Did you know that we are bombarded with 174 newspapers’ worth of data and information each day? This is four times the amount of just 25 years ago. So when delivering change it is vital that your programme stands out from the crowd and you engage employees with change.
Consider also, that the pace of change is increasing day by day as companies keep up with the competition and follow market trends in a bid to avoid the risk of failure. There is pressure to innovate, introduce new solutions and find new ways of communicating so projects deliver full business benefits. So what can you do to ensure you engage employees and drive long term behavioural change?
Here are three principles:
This is all about branding, storytelling and communicating a vision in a compelling way. Packaging and branding the changes makes it easier for your employees to understand the overall vision and what it means for them and the business.
Your story must be inspiring, it must be relevant, and it must be achievable.
Leadership must be on board and lead the change. They must be able to tell a compelling story about transformation and convey what the future looks like for people. They need to explain to employees why potential disruption to working practices may be necessary and will lead to long term gain.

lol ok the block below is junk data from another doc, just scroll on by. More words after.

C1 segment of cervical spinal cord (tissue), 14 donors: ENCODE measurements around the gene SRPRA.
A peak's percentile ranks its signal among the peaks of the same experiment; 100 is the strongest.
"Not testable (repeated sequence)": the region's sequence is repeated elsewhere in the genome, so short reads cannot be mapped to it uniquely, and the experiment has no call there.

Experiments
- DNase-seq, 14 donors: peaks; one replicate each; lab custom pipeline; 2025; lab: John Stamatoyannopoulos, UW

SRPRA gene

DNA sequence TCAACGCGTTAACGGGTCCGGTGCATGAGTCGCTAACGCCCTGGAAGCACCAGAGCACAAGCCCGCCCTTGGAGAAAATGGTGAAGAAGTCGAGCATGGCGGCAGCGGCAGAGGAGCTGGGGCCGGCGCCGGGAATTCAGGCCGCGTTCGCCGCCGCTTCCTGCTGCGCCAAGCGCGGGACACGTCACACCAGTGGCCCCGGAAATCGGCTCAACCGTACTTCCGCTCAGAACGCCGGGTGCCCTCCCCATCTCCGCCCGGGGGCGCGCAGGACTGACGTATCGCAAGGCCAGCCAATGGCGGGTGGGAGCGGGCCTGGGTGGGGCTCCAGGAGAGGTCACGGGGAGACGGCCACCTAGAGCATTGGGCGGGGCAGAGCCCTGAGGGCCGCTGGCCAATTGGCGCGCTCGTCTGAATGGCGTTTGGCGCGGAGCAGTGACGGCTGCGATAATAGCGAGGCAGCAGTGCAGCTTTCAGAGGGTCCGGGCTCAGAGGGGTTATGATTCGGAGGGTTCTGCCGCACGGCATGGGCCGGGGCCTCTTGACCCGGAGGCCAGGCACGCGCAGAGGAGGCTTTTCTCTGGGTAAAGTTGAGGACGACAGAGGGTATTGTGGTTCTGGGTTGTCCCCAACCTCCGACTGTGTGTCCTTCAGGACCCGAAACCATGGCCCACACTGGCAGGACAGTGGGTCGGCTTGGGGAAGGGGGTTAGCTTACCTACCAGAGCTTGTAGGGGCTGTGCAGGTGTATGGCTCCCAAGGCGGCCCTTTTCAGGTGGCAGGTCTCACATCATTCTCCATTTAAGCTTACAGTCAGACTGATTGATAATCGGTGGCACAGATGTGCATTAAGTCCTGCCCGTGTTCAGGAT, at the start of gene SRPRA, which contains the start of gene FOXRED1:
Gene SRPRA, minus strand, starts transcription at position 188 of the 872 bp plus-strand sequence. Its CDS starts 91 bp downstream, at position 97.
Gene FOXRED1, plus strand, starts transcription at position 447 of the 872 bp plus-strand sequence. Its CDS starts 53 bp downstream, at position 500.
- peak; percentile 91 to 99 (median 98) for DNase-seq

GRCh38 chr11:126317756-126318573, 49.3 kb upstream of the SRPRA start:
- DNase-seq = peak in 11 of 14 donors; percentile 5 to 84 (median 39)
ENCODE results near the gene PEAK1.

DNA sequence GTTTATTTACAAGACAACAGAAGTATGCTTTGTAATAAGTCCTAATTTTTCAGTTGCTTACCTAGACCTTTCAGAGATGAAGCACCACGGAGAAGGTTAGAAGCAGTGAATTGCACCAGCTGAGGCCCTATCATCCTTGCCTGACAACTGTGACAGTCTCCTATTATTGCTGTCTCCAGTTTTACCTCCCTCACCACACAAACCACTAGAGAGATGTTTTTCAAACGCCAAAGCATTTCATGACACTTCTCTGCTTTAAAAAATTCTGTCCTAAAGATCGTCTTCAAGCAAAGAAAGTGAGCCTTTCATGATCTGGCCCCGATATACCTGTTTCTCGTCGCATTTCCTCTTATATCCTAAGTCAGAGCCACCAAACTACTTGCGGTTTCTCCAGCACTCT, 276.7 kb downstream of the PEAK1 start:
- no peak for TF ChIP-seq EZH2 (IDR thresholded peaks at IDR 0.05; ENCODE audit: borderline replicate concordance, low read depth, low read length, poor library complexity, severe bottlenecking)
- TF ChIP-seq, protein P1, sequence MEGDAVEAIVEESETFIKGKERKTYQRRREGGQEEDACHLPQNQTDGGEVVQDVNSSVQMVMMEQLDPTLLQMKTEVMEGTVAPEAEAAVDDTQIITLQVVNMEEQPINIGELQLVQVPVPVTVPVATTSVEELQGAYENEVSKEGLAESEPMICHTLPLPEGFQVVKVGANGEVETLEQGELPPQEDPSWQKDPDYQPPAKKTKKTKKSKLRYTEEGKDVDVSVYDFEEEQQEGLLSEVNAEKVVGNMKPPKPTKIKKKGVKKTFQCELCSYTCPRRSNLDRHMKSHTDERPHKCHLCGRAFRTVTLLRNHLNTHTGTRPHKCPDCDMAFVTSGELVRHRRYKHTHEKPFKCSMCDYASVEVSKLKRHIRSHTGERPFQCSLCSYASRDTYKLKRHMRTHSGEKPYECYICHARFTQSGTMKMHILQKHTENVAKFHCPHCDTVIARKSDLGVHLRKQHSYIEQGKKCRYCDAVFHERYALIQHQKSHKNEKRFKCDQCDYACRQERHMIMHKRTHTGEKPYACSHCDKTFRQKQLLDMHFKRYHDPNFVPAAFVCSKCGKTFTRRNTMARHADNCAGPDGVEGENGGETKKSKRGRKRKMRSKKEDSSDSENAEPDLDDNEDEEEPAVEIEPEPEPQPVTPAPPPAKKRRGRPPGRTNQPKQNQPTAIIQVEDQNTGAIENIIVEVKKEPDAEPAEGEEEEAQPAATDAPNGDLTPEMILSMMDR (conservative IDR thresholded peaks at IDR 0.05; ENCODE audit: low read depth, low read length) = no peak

This is all about the tools for the job. Two way communications are needed to provide options for feedback and a comms toolkit is usually designed to reflect this. Here are some tips for encouraging employee engagement with change:
- Create a change community with change advocates and agents.
- Encourage user generated content from new or existing platforms. Learning networks, social enterprise tools and many forms of digital communication are making it easier to communicate. The rise of iPhone-video, for example, has made it easier for organisations to collect and share ‘stories’ as a way of engaging people in complex change – creating a conversation about change that’s real, involving and interacting.
- Make the most of increasingly open hierarchical structures – communities of practice and online networks etc – to create a line of sight across all levels in the organisation.
Change advocates are your biggest asset here. Utilising them can be a problem as they are often among the middle/senior management population – a traditionally hard group to engage with business change. They also need to be prepared to act as change advocates and will need coaching on their roles and what’s expected. They’re an important group though as they’re the ones who will directly communicate the change.
As always, feedback is essential. This should always be responded to. You’ll want your people to engage with the journey of change, ask questions, and want to find out more.
So when it comes to change management, just remember the three I’s – Inspire, Involve and Interact.